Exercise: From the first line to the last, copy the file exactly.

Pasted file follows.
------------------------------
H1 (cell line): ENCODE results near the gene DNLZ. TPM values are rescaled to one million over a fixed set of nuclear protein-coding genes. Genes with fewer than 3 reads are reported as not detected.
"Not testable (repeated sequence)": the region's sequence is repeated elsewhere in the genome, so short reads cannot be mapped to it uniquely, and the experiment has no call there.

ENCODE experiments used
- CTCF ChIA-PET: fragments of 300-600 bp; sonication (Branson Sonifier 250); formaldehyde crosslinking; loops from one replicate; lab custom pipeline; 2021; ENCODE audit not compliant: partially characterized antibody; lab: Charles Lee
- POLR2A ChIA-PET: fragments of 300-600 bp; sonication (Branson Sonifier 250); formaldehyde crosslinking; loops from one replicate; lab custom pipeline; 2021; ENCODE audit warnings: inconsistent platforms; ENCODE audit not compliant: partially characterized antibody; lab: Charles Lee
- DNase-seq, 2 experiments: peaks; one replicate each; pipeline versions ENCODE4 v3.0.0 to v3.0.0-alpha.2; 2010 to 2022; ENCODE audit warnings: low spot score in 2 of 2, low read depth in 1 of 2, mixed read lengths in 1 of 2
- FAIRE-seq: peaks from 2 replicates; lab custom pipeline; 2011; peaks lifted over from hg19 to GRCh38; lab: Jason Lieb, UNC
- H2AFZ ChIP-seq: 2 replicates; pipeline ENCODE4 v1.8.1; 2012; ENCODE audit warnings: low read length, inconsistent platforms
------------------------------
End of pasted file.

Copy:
H1 (cell line): ENCODE results near the gene DNLZ. TPM values are rescaled to one million over a fixed set of nuclear protein-coding genes. Genes with fewer than 3 reads are reported as not detected.
"Not testable (repeated sequence)": the region's sequence is repeated elsewhere in the genome, so short reads cannot be mapped to it uniquely, and the experiment has no call there.

ENCODE experiments used
- CTCF ChIA-PET: fragments of 300-600 bp; sonication (Branson Sonifier 250); formaldehyde crosslinking; loops from one replicate; lab custom pipeline; 2021; ENCODE audit not compliant: partially characterized antibody; lab: Charles Lee
- POLR2A ChIA-PET: fragments of 300-600 bp; sonication (Branson Sonifier 250); formaldehyde crosslinking; loops from one replicate; lab custom pipeline; 2021; ENCODE audit warnings: inconsistent platforms; ENCODE audit not compliant: partially characterized antibody; lab: Charles Lee
- DNase-seq, 2 experiments: peaks; one replicate each; pipeline versions ENCODE4 v3.0.0 to v3.0.0-alpha.2; 2010 to 2022; ENCODE audit warnings: low spot score in 2 of 2, low read depth in 1 of 2, mixed read lengths in 1 of 2
- FAIRE-seq: peaks from 2 replicates; lab custom pipeline; 2011; peaks lifted over from hg19 to GRCh38; lab: Jason Lieb, UNC
- H2AFZ ChIP-seq: 2 replicates; pipeline ENCODE4 v1.8.1; 2012; ENCODE audit warnings: low read length, inconsistent platforms